TRENDS IN LIFE EXPECTANCY AND MORTALITY: A COMPARISON OF HISPANICS AND NON-HISPANICS IN THE SOUTHWEST UNITED STATES, 1990 TO 2010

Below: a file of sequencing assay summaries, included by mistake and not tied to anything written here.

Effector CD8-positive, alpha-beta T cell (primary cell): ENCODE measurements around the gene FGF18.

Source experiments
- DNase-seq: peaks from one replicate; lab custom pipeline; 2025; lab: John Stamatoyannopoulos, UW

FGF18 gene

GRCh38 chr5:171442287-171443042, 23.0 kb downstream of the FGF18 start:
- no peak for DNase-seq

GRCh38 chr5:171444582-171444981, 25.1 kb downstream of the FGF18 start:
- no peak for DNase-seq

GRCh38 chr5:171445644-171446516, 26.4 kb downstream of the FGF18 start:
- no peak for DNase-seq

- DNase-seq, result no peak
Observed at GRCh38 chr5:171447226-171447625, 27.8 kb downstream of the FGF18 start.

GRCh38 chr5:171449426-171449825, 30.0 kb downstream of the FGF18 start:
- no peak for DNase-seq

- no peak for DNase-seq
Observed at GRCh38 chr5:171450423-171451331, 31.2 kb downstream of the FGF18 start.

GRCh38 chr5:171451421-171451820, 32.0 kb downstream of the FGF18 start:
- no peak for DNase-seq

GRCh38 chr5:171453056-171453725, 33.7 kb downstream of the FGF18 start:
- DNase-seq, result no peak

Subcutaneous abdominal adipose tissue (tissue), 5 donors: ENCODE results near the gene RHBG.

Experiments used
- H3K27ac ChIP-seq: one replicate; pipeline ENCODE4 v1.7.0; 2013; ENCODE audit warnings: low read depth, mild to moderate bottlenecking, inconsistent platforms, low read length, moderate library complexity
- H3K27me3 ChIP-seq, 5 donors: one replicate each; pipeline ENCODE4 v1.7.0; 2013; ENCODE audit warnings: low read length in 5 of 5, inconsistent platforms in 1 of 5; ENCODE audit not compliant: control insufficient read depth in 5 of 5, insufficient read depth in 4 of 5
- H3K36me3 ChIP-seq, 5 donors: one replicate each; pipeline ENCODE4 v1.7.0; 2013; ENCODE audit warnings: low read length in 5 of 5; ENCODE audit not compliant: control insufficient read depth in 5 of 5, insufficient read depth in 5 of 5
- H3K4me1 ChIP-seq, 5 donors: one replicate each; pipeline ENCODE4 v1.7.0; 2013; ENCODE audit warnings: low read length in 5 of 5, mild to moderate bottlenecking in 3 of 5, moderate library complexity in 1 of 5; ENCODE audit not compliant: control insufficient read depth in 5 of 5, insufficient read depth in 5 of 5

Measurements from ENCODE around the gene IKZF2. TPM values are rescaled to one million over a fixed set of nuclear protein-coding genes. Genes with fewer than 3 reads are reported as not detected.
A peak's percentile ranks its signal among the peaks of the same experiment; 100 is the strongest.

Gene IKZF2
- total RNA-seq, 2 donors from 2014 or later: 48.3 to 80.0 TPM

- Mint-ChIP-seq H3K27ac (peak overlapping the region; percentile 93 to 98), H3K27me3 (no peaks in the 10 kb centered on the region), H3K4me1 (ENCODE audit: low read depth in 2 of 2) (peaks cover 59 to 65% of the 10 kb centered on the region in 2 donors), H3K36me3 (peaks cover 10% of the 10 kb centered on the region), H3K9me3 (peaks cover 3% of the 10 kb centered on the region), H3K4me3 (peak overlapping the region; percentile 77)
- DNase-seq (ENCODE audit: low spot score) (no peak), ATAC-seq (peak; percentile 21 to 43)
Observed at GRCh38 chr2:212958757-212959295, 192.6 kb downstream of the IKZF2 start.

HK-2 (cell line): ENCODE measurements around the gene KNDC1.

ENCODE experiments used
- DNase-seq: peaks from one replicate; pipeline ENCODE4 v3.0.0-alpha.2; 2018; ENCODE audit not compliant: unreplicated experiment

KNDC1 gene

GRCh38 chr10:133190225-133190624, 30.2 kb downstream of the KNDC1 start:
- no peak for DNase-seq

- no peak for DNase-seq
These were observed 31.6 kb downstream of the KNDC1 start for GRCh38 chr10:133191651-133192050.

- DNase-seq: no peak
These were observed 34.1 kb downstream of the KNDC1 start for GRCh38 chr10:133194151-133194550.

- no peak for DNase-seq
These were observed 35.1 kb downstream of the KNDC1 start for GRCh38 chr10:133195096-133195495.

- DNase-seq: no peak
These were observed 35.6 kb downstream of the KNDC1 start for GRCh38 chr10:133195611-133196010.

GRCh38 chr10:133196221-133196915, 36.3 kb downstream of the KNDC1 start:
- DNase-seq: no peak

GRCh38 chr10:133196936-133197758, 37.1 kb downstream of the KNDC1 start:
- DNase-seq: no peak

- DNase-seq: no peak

This project uses data from the National Vital Statistic System to study trends in rates and causes of deaths among Hispanics compared to non-Hispanics in the Southwest United States. Denominators are from the Modified Age, Race/Ethnicity, and Sex file (1990) and Bridged Race Files (2000, 2010) while numerator data are from the mortality detail files and Linked Infant Birth and Death files. The study had three specific aims: 1) estimate life expectancy for Hispanics and non-Hispanics, 2) decompose life expectancy by cause-specific mortality, and 3) develop cohort and cause-specific mortality rates from 1990 to 2010. Analyses included evaluation, adjustment and correction of classification and age-reporting for data, development and evaluation of life tables and life expectancy, decomposition analysis, and development of cohorts and related cause-specific rates of mortality. Results of the lifetable analyses showed that Hispanics had a mortality advantage over non-Hispanic Whites and Blacks from 1990 to 2010 but that the advantage was shrinking, especially compared to non-Hispanic Whites. The decomposition analyses showed that compared to non-Hispanic Whites, homicide was the primary contributor to mortality for Hispanics in 1990 but dropped to the third leading cause by 2010. Diabetes rose from the third leading cause to the highest contributor from 1990 to 2010. Alternatively, non-Hispanic Whites had higher smoking related mortality from causes including lung cancer, heart diseases, and chronic lower respiratory disease. These effects differed through time, with the effects of smoking decreasing for Whites while diabetes was largely unchanged in effect. Compared to non-Hispanic Blacks, Hispanics had lower death rates from almost all causes and maintained a sizeable mortality advantage from 1990 to 2010. The cohort mortality rates showed confirmation of the patterns of life expectancy and cause-specific mortality, with Hispanics maintaining the lowest mortality rate of all groups as the cohorts aged. Hispanics have higher rates of diabetes than Whites, White have higher rates of smoking-related mortality than Hispanics, and non-Hispanic Blacks having the highest mortality rates amongst major causes. Analysis of nativity showed less persistent and meaningful patterns across time for native- and foreign-born Hispanics.